Our personal relationships with intimates--family, friends, and significant others--are an important part of our lives. This intuitive importance gives rise to a tension between moral theory and personal relationships that such theories should respect and, ideally, resolve. An adequate moral theory should acknowledge the value we place on personal relationships while also recognizing their limits. This requires that a moral theory be able to explain both of the following: 1) our obligations to intimates and to strangers, and 2) the moral failings particular to personal relationships, such as domestic violence. Though they meet these requirements, impartial moral theories like Kantian moral theory have been criticized for failing to account for the value we place on personal relationships and actions done for intimates. As an alternative, some philosophers have turned to an ethic of care, where the central value is the care given in personal relationships.
Against critics of impartiality, Kantians have responded that Kantian moral theory does not exclude personal relationships and that we are permitted to act for reasons that come from personal relationships, like love. In this dissertation, I argue that their defense does not show the true importance of personal relationships in Kantian moral theory. After closely examining the Categorical Imperative as explained in the Formulation of Humanity as an End and the Kantian concept of respect, I argue that Kantian moral theory in fact requires us to give intimates special consideration.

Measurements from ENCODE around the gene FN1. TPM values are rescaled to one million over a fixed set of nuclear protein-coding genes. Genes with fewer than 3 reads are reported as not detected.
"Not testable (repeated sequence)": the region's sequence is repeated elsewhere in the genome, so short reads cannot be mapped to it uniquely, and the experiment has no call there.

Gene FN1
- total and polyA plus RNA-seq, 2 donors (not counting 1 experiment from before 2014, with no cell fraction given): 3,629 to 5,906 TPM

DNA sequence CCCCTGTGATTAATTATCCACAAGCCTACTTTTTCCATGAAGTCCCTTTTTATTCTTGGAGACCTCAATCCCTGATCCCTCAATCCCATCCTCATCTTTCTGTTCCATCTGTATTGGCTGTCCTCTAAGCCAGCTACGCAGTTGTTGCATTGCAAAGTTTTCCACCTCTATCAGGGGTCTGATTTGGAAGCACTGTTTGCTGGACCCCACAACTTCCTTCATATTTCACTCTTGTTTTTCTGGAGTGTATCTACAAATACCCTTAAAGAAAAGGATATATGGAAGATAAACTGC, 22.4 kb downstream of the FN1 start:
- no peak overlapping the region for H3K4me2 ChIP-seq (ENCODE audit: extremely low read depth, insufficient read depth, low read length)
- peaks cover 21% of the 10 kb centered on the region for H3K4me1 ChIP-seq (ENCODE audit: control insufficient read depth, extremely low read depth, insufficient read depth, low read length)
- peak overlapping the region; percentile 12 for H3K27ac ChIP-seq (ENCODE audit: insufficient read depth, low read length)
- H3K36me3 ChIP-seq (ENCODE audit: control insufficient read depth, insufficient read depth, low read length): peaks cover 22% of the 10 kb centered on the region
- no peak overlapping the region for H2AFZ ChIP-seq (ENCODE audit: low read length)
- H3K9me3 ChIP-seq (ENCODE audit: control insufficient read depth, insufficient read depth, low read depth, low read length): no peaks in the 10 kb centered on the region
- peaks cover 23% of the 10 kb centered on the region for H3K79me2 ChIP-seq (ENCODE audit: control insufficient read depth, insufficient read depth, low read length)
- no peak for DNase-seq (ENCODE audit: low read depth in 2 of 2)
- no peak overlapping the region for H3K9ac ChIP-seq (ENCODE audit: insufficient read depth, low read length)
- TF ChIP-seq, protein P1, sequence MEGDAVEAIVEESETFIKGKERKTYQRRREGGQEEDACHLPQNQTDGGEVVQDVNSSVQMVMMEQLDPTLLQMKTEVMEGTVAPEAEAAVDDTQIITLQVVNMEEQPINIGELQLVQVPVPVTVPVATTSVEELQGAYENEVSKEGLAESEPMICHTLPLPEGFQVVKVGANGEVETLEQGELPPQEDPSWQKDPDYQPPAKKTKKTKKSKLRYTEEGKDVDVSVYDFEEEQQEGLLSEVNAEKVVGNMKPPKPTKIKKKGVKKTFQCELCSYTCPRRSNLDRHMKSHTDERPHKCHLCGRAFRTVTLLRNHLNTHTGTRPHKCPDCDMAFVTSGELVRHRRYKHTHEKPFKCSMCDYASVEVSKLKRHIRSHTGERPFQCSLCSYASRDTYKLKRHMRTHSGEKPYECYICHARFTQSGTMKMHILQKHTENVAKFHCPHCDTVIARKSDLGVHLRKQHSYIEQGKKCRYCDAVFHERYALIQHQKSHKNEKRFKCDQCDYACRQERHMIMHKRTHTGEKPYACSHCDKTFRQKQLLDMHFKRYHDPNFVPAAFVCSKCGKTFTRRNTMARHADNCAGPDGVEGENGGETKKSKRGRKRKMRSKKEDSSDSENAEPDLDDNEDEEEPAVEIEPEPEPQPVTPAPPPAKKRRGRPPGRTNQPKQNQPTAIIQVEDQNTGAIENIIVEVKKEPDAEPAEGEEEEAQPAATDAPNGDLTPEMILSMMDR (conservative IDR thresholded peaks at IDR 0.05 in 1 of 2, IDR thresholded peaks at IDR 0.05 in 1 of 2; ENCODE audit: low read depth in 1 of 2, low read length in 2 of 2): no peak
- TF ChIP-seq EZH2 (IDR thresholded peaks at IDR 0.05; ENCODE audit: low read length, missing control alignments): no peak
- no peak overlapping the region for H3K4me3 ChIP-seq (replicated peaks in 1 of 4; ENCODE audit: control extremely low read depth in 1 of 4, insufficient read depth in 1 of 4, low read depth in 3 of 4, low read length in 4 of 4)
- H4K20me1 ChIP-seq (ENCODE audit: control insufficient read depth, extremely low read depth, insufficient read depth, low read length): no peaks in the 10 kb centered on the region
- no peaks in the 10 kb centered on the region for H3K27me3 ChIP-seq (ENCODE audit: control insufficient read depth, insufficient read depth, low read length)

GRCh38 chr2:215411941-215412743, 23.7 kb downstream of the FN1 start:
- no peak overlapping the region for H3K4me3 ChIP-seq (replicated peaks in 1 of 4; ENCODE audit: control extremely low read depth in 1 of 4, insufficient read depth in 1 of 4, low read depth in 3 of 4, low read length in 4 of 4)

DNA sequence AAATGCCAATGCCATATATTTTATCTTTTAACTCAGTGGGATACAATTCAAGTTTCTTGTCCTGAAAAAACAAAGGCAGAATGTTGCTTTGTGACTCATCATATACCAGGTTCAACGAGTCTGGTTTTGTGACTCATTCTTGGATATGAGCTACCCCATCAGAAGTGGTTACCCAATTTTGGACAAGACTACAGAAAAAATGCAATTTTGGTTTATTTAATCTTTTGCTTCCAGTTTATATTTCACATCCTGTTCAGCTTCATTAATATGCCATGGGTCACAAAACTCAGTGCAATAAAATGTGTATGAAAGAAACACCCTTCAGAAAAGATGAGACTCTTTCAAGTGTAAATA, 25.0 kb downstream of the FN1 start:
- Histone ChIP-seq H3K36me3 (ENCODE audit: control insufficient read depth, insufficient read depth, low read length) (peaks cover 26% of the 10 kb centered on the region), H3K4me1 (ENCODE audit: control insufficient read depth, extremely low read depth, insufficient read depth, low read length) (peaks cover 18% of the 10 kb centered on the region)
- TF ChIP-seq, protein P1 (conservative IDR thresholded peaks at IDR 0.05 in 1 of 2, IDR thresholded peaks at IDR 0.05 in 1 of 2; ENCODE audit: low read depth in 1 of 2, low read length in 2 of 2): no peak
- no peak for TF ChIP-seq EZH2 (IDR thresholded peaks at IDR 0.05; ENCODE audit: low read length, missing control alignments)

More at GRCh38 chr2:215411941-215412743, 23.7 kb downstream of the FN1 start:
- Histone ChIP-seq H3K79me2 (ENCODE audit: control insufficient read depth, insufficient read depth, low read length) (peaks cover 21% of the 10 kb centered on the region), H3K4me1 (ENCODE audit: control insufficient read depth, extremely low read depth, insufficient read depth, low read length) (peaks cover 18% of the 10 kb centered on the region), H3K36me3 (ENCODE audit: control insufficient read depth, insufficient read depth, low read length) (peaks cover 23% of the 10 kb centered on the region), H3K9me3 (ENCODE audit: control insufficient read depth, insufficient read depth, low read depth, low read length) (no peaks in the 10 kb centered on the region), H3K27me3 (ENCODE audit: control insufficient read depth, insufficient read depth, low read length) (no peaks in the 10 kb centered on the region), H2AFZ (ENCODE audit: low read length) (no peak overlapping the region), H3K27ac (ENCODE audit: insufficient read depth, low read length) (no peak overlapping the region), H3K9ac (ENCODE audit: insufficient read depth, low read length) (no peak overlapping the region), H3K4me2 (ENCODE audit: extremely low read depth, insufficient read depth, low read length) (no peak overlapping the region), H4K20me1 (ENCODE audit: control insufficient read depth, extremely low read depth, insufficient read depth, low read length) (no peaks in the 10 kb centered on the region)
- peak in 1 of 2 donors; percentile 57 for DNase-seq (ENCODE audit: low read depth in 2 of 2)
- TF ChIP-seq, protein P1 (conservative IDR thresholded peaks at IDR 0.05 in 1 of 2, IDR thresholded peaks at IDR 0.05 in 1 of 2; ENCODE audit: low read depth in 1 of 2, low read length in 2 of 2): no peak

With this understanding of Kantian moral theory, I defend a general duty of beneficence. The special consideration we give to intimates does not, under Kantian theory, come at the expense of our obligation to strangers, as it does in an ethic of care. Fruthermore, Kantian moral theory can account for the difference between the types of domestic violence outlined in the sociological literature. An ethic of care cannot give such an account. Because of this, Kantian moral theory offers more guidance regarding our moral responsibility as a society to stop domestic violence. Thus, Kantian moral theory more adequately explains our obligations to intimates and strangers than does an ethic of care.
University of Minnesota Ph.D. dissertation. December 2008. Major: Philosophy. Advisors: Michelle Mason and Sarah W. Holtman. 1 computer file (PDF); vii, 202 pages.
Bramer, Marilea Elizabeth.
Taking relationships seriously: the place of personal relationships in Kantian moral theory.
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